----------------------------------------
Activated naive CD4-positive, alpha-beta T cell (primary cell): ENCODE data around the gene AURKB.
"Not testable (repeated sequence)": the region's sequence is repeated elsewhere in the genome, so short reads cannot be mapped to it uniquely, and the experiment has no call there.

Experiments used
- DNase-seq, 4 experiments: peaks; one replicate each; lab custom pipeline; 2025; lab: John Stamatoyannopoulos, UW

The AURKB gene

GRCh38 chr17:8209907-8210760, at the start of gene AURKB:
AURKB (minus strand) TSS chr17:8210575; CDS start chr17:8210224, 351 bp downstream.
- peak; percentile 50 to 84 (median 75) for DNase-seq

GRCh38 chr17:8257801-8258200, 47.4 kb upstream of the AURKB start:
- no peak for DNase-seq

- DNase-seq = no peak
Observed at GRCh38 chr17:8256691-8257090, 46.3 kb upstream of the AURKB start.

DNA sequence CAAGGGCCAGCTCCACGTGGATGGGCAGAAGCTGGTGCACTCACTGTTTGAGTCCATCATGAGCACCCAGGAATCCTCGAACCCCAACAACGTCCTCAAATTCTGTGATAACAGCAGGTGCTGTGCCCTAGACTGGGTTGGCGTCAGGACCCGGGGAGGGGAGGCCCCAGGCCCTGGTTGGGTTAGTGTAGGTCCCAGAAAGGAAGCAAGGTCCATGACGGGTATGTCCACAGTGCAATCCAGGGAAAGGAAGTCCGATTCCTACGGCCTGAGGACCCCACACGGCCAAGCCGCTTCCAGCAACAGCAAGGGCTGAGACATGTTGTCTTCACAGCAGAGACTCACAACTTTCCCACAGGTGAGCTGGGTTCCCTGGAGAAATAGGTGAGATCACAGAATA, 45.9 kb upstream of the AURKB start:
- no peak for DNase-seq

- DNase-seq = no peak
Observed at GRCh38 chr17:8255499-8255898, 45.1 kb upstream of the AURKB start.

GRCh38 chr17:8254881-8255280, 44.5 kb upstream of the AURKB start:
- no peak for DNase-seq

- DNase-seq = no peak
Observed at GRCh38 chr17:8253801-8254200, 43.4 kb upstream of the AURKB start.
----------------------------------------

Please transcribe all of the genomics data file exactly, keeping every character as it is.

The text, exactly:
Activated naive CD4-positive, alpha-beta T cell (primary cell): ENCODE data around the gene AURKB.
"Not testable (repeated sequence)": the region's sequence is repeated elsewhere in the genome, so short reads cannot be mapped to it uniquely, and the experiment has no call there.

Experiments used
- DNase-seq, 4 experiments: peaks; one replicate each; lab custom pipeline; 2025; lab: John Stamatoyannopoulos, UW

The AURKB gene

GRCh38 chr17:8209907-8210760, at the start of gene AURKB:
AURKB (minus strand) TSS chr17:8210575; CDS start chr17:8210224, 351 bp downstream.
- peak; percentile 50 to 84 (median 75) for DNase-seq

GRCh38 chr17:8257801-8258200, 47.4 kb upstream of the AURKB start:
- no peak for DNase-seq

- DNase-seq = no peak
Observed at GRCh38 chr17:8256691-8257090, 46.3 kb upstream of the AURKB start.

DNA sequence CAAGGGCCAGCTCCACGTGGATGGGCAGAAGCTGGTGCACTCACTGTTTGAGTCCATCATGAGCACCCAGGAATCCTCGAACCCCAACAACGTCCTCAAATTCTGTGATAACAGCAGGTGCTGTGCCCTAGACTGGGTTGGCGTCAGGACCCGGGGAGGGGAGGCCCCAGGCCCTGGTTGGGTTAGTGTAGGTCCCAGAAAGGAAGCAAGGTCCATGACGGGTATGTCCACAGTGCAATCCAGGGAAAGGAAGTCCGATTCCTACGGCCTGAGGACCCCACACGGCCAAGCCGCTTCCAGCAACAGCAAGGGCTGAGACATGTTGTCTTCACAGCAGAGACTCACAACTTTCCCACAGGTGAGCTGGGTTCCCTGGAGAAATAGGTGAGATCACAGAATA, 45.9 kb upstream of the AURKB start:
- no peak for DNase-seq

- DNase-seq = no peak
Observed at GRCh38 chr17:8255499-8255898, 45.1 kb upstream of the AURKB start.

GRCh38 chr17:8254881-8255280, 44.5 kb upstream of the AURKB start:
- no peak for DNase-seq

- DNase-seq = no peak
Observed at GRCh38 chr17:8253801-8254200, 43.4 kb upstream of the AURKB start.